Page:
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HC Robert Saleh Says Jermaine Johnson 'Is a Very Violent, Nasty Human in the Run Game'

Maturing Second-Year DE Is Emphatic: ‘I Want to Dominate’ 


After his rookie season, Jets edge Jermaine Johnson , a first-round pick in the 2022 NFL Draft (No. 26 overall), said he knew he had work to do.

"My dominance usually popped off the tape, I usually looked like one of the best players on the field," Johnson, 24, said after practice on Thursday. "But I didn't feel that last year. So I went to work."

He hit the weight room and returned a chiseled 6-5, 254 pounds -- bigger and faster. His coaches took notice.

Early in training camp defensive coordinator Jeff Ulbrich was impressed.

"He's really taken his game to the next level," Ulbrich said. "I see a hunger in his eye and a focus that maybe wasn't there, as consistently as it is for most rookies. He's really trying to be the all-around end, which is really hard to find nowadays. You got rushers, you got run stoppers. Typically, you don't have guys that do both really well and I think he's really focusing on being that guy and some really encouraging signs out there that he is that guy."

In 14 games last season, Johnson had 29 tackles, 3 TFL, 2.5 sacks, 5 QBs, and 11 QB pressures. He also blocked a punt at Buffalo that bounded out of the end zone for safety. For all the promise and effort, Johnson was limited to 34% of the defensive snaps while also taking 29% of the snaps on special teams.

As the third of the Jets' first-round picks in the 2022 draft, Johnson watched as Garrett Wilson won the Offensive Rookie of the Year Award and Sauce Gardner ran away with the Defensive Rookie of the Year Award. Johnson didn't quite feel forgotten, but a limited role wasn't what he had in mind.

"I was just happy for them [Wilson and Gardner], they made the most of their opportunities," he said. "I believe I made the most of my opportunity. I'm always going to be hungry, I want to dominate and be seen as that dominant player, a player offenses have to scout for. I did the work in the offseason. I know when I'm at my best the team can be at its best and get the most out of me."

It might have struck people as trivial last season, but Johnson said that playing in the No. 52 jersey didn't feel right. He pined for his number in college, at Georgia and Florida State, and this season he's back in his favored No. 11. Whatever digits he has on his shirt, head coach Robert Saleh spun out a litany of superlatives on Thursday as he spoke about Johnson two days before the final preseason game -- against the Giants on Saturday.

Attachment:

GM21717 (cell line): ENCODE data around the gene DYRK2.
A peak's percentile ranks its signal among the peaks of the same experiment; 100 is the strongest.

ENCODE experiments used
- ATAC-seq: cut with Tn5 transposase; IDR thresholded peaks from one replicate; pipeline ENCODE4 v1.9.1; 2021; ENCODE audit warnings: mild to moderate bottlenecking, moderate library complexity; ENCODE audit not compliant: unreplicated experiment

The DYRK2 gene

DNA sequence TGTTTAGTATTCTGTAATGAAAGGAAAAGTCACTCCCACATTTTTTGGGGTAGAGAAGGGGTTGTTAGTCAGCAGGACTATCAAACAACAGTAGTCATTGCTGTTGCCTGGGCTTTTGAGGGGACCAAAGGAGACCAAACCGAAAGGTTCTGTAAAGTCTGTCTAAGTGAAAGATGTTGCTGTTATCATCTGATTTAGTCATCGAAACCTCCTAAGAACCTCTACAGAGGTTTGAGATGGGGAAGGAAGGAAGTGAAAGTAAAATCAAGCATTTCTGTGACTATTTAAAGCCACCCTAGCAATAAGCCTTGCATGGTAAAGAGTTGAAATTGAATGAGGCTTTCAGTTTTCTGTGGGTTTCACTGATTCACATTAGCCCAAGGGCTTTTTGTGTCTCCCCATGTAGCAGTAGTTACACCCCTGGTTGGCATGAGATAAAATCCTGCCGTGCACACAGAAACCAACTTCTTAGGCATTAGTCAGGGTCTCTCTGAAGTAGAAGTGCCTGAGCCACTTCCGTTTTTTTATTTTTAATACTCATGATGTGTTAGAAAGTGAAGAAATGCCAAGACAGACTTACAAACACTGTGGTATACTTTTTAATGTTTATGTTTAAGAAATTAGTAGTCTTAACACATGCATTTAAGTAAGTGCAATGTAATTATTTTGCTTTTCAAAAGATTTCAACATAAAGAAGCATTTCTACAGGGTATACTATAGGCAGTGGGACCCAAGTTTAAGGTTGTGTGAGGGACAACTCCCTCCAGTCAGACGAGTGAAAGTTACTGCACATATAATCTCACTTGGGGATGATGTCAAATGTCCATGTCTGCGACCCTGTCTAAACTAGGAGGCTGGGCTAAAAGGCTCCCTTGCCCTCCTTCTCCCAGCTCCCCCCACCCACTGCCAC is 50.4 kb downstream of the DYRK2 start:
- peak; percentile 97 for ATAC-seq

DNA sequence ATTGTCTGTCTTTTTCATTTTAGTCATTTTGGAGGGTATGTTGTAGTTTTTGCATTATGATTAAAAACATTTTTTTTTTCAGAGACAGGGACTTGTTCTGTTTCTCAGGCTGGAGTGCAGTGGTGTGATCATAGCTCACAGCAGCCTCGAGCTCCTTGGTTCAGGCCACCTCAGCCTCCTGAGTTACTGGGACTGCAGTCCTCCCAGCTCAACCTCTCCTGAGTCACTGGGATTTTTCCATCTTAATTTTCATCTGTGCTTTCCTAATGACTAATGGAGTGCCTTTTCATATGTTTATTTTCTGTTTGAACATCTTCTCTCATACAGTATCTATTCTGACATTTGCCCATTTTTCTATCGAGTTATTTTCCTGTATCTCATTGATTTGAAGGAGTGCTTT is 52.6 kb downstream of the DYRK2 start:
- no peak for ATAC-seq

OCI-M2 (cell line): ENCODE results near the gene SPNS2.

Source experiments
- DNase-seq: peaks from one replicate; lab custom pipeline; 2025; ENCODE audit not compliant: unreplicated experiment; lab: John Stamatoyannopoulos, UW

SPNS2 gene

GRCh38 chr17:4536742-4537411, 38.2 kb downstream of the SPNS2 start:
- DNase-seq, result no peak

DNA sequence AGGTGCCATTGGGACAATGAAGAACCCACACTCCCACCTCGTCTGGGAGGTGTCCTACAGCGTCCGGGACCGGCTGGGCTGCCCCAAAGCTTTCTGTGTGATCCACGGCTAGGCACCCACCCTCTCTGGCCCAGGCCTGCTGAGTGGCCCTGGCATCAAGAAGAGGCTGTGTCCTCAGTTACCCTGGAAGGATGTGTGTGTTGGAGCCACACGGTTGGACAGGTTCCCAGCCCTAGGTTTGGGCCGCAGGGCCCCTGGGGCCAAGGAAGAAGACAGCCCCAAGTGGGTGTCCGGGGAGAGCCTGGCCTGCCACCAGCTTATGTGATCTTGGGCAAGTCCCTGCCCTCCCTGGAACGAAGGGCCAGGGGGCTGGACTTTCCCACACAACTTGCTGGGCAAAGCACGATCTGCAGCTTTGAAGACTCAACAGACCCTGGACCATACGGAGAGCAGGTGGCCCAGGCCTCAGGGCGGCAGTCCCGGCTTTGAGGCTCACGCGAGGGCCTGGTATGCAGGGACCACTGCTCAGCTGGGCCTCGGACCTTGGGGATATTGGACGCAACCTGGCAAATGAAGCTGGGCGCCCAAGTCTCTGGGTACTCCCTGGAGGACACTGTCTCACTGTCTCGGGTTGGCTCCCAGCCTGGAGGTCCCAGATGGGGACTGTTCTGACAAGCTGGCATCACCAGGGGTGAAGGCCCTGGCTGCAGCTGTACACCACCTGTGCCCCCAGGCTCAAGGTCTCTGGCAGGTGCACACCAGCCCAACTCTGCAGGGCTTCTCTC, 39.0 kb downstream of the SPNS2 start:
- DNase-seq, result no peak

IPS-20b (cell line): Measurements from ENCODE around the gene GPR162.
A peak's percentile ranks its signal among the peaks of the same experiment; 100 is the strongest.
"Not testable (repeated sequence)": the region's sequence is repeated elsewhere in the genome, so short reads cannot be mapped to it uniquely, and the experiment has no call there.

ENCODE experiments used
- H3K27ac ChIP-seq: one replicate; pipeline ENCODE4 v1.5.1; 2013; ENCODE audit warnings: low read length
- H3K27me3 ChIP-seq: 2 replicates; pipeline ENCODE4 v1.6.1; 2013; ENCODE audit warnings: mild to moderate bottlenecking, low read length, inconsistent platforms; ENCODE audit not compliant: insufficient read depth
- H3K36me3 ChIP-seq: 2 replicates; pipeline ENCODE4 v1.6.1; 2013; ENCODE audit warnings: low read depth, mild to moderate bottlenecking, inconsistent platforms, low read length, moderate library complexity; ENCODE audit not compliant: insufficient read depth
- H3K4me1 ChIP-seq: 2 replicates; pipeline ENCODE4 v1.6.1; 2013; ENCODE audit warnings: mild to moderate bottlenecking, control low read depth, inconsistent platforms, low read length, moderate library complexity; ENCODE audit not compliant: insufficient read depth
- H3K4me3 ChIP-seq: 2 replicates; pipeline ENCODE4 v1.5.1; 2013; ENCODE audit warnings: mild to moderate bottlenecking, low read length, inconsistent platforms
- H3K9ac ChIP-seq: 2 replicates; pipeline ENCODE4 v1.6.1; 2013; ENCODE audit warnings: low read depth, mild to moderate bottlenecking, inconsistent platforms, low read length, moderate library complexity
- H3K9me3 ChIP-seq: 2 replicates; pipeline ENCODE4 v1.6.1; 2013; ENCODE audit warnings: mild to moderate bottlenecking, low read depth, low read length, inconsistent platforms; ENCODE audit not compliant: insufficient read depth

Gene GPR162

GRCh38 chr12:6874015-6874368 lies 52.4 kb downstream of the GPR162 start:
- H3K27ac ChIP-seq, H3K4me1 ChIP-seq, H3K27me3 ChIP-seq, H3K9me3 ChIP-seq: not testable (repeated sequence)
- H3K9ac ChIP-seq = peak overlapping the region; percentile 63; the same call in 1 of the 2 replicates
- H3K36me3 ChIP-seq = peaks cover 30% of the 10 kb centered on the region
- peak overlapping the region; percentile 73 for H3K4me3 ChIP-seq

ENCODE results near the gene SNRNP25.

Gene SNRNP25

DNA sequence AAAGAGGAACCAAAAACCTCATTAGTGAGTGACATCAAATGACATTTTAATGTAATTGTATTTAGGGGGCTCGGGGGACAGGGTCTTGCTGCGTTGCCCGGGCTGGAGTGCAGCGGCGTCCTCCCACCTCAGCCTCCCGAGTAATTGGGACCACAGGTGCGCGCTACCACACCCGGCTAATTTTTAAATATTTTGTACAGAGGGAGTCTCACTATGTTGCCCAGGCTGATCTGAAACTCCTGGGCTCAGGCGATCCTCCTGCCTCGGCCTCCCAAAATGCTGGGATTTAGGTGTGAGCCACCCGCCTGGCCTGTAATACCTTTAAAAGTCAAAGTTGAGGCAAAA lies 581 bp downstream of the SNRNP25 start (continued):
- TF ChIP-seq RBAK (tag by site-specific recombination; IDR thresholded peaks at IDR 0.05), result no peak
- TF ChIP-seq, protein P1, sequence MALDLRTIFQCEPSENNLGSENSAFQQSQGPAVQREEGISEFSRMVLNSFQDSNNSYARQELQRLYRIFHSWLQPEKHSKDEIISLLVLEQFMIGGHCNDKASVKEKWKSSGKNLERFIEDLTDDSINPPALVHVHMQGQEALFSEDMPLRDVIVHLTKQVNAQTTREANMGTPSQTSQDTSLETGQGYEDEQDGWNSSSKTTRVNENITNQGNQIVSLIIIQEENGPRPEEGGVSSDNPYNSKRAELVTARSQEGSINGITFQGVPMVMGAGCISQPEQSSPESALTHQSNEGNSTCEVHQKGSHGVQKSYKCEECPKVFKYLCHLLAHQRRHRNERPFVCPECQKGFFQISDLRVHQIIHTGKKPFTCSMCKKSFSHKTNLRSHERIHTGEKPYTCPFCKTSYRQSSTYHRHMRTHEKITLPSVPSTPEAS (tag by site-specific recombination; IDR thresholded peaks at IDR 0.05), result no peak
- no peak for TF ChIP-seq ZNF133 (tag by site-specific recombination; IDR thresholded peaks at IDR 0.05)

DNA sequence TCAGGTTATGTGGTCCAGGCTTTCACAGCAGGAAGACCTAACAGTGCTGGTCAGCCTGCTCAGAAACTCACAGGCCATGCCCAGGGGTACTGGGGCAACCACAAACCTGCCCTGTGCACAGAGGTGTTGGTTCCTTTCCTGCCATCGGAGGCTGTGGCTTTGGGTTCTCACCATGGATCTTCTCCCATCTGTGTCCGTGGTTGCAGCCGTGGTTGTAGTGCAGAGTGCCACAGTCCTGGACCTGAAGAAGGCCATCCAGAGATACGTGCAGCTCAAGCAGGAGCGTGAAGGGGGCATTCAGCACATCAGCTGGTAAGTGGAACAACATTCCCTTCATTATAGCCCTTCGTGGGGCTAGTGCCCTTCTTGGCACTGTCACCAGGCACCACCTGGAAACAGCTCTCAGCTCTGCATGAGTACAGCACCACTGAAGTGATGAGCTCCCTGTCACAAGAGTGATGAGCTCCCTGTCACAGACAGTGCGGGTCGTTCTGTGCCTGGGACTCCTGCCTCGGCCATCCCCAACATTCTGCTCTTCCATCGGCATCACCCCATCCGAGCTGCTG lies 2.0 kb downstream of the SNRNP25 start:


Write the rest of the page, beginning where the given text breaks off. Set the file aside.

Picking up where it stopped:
"He's been able to sustain and keep his weight," Saleh said. "He's made plays in games, he's made plays in practice. He looks fantastic. I'm excited for him to get to the regular season so he can translate all that. He's done a really nice job and you just cheer him on and hope he keeps taking those steps.

"He's old school, he's a three-down run defender, edge rusher and I'd argue his ability in the run game is even better than his ability in the pass game. It's not to knock. He's very violent at the point of attack, especially if he's got a tight end in his hands.

Saleh added: "He plays with a violence to him, he definitely plays with an edge to him. To play on our D-line strain is a required skill set. He absolutely strains his tail off. He's a very violent, nasty human in the run game."

Johnson is part of a deep defensive line, one of the team's strongest units. The competition is fierce and Ulbrich and Saleh like to keep their guys fresh. But Johnson echoed Saleh when he said he wants to be on the field ... all the time.

"Ever since I was little, I was always obsessed," he said. "I want to be as good or better [than anyone], I want to be the strongest, fastest player. Play the run like a DT and I always wanted to be best at everything. It shows up in my game. I want to be on the field every play, the kind of player who plays every down on the field."

He added: "I'm always down to learn, and to be honest, I feel like I'm always the guy. Last year I was sitting back a bit and not having as much opportunity. You could look at it two ways -- be butt hurt or be your biggest critic and fix what you need to fix so when the opportunity rolls around you're ready."

Jermaine Johnson is ready.

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